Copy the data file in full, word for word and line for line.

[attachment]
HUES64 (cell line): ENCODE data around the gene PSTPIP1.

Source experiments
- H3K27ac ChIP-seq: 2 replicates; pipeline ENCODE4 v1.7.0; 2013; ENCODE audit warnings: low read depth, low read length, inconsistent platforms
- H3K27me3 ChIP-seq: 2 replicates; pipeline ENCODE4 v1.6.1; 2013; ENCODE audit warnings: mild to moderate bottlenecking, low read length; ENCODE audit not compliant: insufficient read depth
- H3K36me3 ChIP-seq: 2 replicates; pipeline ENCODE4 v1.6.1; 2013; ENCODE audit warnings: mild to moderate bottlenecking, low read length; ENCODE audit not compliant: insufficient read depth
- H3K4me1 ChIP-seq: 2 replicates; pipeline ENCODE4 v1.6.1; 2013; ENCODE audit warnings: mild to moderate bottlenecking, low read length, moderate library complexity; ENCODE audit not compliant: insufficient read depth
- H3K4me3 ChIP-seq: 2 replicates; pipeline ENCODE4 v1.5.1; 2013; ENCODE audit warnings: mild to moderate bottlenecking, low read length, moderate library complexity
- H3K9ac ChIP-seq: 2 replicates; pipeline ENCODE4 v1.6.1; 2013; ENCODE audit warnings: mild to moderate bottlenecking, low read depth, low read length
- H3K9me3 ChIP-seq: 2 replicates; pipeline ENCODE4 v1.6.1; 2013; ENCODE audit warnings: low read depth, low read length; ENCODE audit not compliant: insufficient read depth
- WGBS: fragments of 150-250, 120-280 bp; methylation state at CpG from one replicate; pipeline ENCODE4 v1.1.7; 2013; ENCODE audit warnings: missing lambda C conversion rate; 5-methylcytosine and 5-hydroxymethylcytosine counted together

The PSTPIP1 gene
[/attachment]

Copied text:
HUES64 (cell line): ENCODE data around the gene PSTPIP1.

Source experiments
- H3K27ac ChIP-seq: 2 replicates; pipeline ENCODE4 v1.7.0; 2013; ENCODE audit warnings: low read depth, low read length, inconsistent platforms
- H3K27me3 ChIP-seq: 2 replicates; pipeline ENCODE4 v1.6.1; 2013; ENCODE audit warnings: mild to moderate bottlenecking, low read length; ENCODE audit not compliant: insufficient read depth
- H3K36me3 ChIP-seq: 2 replicates; pipeline ENCODE4 v1.6.1; 2013; ENCODE audit warnings: mild to moderate bottlenecking, low read length; ENCODE audit not compliant: insufficient read depth
- H3K4me1 ChIP-seq: 2 replicates; pipeline ENCODE4 v1.6.1; 2013; ENCODE audit warnings: mild to moderate bottlenecking, low read length, moderate library complexity; ENCODE audit not compliant: insufficient read depth
- H3K4me3 ChIP-seq: 2 replicates; pipeline ENCODE4 v1.5.1; 2013; ENCODE audit warnings: mild to moderate bottlenecking, low read length, moderate library complexity
- H3K9ac ChIP-seq: 2 replicates; pipeline ENCODE4 v1.6.1; 2013; ENCODE audit warnings: mild to moderate bottlenecking, low read depth, low read length
- H3K9me3 ChIP-seq: 2 replicates; pipeline ENCODE4 v1.6.1; 2013; ENCODE audit warnings: low read depth, low read length; ENCODE audit not compliant: insufficient read depth
- WGBS: fragments of 150-250, 120-280 bp; methylation state at CpG from one replicate; pipeline ENCODE4 v1.1.7; 2013; ENCODE audit warnings: missing lambda C conversion rate; 5-methylcytosine and 5-hydroxymethylcytosine counted together

The PSTPIP1 gene